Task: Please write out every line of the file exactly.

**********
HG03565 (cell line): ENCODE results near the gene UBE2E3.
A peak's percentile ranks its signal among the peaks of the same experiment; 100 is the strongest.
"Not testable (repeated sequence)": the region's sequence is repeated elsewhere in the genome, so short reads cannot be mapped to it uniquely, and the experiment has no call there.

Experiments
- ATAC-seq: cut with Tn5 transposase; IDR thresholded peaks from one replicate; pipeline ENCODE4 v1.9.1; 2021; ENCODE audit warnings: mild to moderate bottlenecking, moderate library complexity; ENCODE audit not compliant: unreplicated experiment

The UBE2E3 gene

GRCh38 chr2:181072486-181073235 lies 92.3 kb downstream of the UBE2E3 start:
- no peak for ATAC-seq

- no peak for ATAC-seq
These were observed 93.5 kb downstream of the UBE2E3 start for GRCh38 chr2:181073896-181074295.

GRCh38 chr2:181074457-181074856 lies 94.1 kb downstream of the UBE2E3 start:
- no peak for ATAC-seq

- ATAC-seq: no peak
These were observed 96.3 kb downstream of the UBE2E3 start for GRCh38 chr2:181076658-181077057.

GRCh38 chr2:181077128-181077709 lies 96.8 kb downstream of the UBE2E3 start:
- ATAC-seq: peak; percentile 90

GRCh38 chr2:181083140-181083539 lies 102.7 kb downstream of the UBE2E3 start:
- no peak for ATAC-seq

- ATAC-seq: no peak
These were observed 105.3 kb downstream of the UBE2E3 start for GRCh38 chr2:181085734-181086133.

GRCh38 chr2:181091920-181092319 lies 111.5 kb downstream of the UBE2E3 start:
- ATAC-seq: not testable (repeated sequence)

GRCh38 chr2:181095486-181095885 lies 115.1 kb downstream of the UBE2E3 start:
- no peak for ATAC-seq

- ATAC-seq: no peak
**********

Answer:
HG03565 (cell line): ENCODE results near the gene UBE2E3.
A peak's percentile ranks its signal among the peaks of the same experiment; 100 is the strongest.
"Not testable (repeated sequence)": the region's sequence is repeated elsewhere in the genome, so short reads cannot be mapped to it uniquely, and the experiment has no call there.

Experiments
- ATAC-seq: cut with Tn5 transposase; IDR thresholded peaks from one replicate; pipeline ENCODE4 v1.9.1; 2021; ENCODE audit warnings: mild to moderate bottlenecking, moderate library complexity; ENCODE audit not compliant: unreplicated experiment

The UBE2E3 gene

GRCh38 chr2:181072486-181073235 lies 92.3 kb downstream of the UBE2E3 start:
- no peak for ATAC-seq

- no peak for ATAC-seq
These were observed 93.5 kb downstream of the UBE2E3 start for GRCh38 chr2:181073896-181074295.

GRCh38 chr2:181074457-181074856 lies 94.1 kb downstream of the UBE2E3 start:
- no peak for ATAC-seq

- ATAC-seq: no peak
These were observed 96.3 kb downstream of the UBE2E3 start for GRCh38 chr2:181076658-181077057.

GRCh38 chr2:181077128-181077709 lies 96.8 kb downstream of the UBE2E3 start:
- ATAC-seq: peak; percentile 90

GRCh38 chr2:181083140-181083539 lies 102.7 kb downstream of the UBE2E3 start:
- no peak for ATAC-seq

- ATAC-seq: no peak
These were observed 105.3 kb downstream of the UBE2E3 start for GRCh38 chr2:181085734-181086133.

GRCh38 chr2:181091920-181092319 lies 111.5 kb downstream of the UBE2E3 start:
- ATAC-seq: not testable (repeated sequence)

GRCh38 chr2:181095486-181095885 lies 115.1 kb downstream of the UBE2E3 start:
- no peak for ATAC-seq

- ATAC-seq: no peak